On the afternoon of 19 April 1919, troops commanded by brigadier-general Reginald Dyer opened fire on thousands of unarmed Indian protesters massed at an enclosed garden in Amritsar in Punjab known as Jallianwala Bagh. When the shooting stopped – and it stopped only because Dyer ran out of ammunition – some 500 people, mostly Sikhs, lay dead.
Dyer lost his job but kept his life, liberty, and reputation. Bigots in Britain, energetically vilifying those who denounced him, raised thousands of pounds to lubricate his transition from the subcontinent to the English countryside. Edwin Montagu, secretary of state for India, was traduced in the press and in the corridors of the Commons as a disloyal ‘Jew’ for demanding tougher sanctions against Dyer. The psychopath who presided over the slaughter in India, unrepentant to the end, died in a sumptuous wallow of self-pity in 1927. Thirteen years later, an Indian revolutionary shot dead Dyer’s civilian boss, Michael O’Dwyer, at London’s Caxton Hall.
A hundred years on from the Amritsar Massacre, the clamour for a formal apology from the current British government continues to intensify. Yet Indian voices, though audible, are peripheral to this campaign. On the same day that the Guardian argued for an apology for Amritsar in its editorial pages, the Telegraph of Calcutta, India’s best English-language newspaper, enumerated the ‘several weaknesses in the argument in favour of an apology’ and called instead for a joint Indo-British ‘voyage that seeks to heal… a deep wound’.
The question of contrition is a question for the British to ask and answer. What lessons Britain chooses to learn from its history is for Britain to decide. The condition of Britain’s conscience is not India’s concern – or business.
For Indians to demand an apology from today’s Britain for what happened a century ago is more than pointless. It is a form of narcissism – the narcissism of victimhood – that supplies a convenient exit from the difficult questions we need to ask ourselves.
When I first learnt about Amritsar at school, I reacted with fury, writing in my notebook something along the lines of: ‘Dyer’s body must be exhumed, flown to Delhi, and crushed by a tank on Rajpath as the president of India enjoys the spectacle with his evening drink.’ Years later, returning to the subject at university in England, the anger turned to shame as I had to confront the most obvious fact of Amritsar: the orders were yelled by a British officer, but the triggers were pulled by Indians. Every one of the 1,650 rounds of ammunition spent at Jallianwala Bagh was fired by an Indian hand.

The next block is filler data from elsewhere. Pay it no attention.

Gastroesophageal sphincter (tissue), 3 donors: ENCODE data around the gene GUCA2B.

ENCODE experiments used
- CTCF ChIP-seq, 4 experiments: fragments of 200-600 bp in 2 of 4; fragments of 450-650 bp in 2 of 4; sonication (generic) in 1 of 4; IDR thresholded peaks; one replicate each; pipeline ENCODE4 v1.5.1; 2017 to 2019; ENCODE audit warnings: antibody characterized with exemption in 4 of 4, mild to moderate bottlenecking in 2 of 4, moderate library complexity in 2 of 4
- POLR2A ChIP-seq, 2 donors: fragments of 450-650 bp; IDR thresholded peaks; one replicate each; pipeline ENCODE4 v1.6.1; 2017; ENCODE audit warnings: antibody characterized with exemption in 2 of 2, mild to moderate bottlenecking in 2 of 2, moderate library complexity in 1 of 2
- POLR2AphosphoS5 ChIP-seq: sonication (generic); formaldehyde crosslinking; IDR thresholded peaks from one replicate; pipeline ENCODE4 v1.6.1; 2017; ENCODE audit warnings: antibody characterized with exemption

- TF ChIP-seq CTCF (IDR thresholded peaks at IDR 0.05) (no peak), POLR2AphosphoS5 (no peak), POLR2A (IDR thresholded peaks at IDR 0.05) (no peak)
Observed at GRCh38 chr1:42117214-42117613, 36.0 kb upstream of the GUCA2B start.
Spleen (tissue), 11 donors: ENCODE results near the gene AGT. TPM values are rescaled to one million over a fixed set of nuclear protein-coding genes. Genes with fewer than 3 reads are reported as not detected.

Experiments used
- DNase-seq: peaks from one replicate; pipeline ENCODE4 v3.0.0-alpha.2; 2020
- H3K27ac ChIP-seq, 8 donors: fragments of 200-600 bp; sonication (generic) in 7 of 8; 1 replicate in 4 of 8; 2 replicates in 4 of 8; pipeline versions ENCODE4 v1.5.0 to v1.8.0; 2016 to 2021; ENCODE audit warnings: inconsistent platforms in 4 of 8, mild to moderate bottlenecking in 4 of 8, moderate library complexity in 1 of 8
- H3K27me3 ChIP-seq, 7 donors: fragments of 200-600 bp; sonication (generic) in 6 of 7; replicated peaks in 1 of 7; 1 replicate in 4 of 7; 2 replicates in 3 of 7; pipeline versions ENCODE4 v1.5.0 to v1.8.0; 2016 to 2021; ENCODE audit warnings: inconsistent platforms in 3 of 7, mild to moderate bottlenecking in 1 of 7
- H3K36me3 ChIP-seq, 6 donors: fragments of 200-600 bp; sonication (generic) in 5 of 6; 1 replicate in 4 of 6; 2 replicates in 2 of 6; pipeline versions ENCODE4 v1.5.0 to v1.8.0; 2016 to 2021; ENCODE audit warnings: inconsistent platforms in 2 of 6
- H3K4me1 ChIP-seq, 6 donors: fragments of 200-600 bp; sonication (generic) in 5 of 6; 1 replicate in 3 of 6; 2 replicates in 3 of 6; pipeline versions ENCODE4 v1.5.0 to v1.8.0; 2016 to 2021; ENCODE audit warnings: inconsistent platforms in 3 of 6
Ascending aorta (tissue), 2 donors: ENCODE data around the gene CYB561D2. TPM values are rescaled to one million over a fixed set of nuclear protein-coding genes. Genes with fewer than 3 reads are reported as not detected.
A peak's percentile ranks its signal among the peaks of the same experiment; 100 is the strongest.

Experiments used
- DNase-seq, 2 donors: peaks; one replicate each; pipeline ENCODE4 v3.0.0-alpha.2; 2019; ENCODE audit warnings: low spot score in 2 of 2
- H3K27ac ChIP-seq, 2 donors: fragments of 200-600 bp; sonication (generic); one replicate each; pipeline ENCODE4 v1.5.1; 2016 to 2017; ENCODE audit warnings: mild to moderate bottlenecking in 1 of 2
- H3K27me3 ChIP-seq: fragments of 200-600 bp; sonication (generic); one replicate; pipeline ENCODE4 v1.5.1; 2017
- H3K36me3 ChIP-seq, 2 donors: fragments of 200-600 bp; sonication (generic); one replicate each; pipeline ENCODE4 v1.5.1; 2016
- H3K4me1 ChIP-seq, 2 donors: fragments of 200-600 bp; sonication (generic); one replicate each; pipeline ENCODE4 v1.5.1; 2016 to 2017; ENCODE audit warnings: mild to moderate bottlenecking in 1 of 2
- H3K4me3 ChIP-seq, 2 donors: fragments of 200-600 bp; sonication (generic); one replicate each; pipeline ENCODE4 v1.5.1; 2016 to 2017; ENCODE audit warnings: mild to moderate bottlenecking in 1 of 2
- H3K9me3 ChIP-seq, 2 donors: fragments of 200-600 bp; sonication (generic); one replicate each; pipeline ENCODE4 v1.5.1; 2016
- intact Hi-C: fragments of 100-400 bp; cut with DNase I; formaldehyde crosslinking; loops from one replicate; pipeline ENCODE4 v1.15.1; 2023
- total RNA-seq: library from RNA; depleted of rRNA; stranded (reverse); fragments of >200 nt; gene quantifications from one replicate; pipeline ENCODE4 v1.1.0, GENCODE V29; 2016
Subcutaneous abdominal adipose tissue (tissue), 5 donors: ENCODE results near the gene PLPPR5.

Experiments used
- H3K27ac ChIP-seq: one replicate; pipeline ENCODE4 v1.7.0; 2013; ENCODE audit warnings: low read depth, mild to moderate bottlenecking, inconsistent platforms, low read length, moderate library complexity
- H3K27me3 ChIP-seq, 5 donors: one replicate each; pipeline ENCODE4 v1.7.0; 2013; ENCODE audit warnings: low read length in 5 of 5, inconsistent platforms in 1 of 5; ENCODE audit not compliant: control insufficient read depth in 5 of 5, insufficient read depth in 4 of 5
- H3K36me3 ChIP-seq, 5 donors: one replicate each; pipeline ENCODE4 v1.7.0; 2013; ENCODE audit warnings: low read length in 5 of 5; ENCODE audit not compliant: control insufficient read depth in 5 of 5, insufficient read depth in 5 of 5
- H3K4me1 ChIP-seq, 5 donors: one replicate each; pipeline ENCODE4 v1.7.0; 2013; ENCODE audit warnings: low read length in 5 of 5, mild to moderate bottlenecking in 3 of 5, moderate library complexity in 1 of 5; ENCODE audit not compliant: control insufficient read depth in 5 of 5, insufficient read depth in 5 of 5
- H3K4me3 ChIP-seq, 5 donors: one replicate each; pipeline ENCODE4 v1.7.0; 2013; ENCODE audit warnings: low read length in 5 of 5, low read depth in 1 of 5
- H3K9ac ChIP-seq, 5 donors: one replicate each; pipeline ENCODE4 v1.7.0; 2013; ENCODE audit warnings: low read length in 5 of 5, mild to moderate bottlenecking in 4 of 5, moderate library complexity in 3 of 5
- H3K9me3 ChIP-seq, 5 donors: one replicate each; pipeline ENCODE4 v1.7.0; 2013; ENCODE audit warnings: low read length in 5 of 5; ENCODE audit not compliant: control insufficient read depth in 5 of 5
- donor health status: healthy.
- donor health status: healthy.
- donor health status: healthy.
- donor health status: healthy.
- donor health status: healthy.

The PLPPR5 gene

The British built an empire in India almost entirely with Indian muscle. As did the Portuguese in Goa and the French on the Coromandel coast. India is today the principal case study for Western imperialism at British universities. But for much of the past millennium, the deadliest enemies of Indians – whose literature, history, architecture radiated the idea of a formidable cultural oneness – were Indians themselves. Before the Europeans recruited them into their armies to massacre fellow Indians and suppress fellow Asians, Indians had assisted Arabs, Afghans, and Uzbeks to ravage their land. Did you want an empire in the medieval era? All you had to do was stroll into India, where the people, as V.S. Naipaul trenchantly noted, ‘were ready to build anybody a new Delhi’.
Ironically, it was the British who, reacquainting Indians with their past glory, reminded them of their great and tragically squandered history. And it is precisely because of this revival that Indians politely asked the British to go home. The Indian independence movement led by Mahatma Gandhi was in some senses the most elaborate compliment ever paid to the British. Yet the republic born from the Indo-British encounter has frequently dishonoured the sacrifice of the men and women whose lives were taken in Amritsar. For most of the 1980s, Punjab was the scene of a counterinsurgency campaign – Operation Woodrose – in which thousands of Sikhs were hunted down with impunity by the agents of the Indian state. More than ten thousand people were killed, and an uncounted number passed through the torture chamber. There has been no apology from India.
‘Fratricide’, the great Indian leader and thinker Krishna Menon once wrote, ‘is part of our national heritage’. And over the past five years, Hindu supremacists have revived that sport with homicidal relish. Muslims have been butchered for their diets, ‘secularists’ have shamefully championed Hindu reactionaries barring women from entering temples, and minorities have endured the most terrifying phase in India’s republican history.
Rage is finite. Rather than distracting ourselves with petitions to today’s British government, which is a friend, and asking it to apologise for a crime against our forebears which could not have happened without the active complicity of their compatriots, Indians are better off turning inwards, and asking ourselves how we got here.
Kapil Komireddi’s Malevolent Republic: A Short History of the New India will be published next month in the UK by Hurst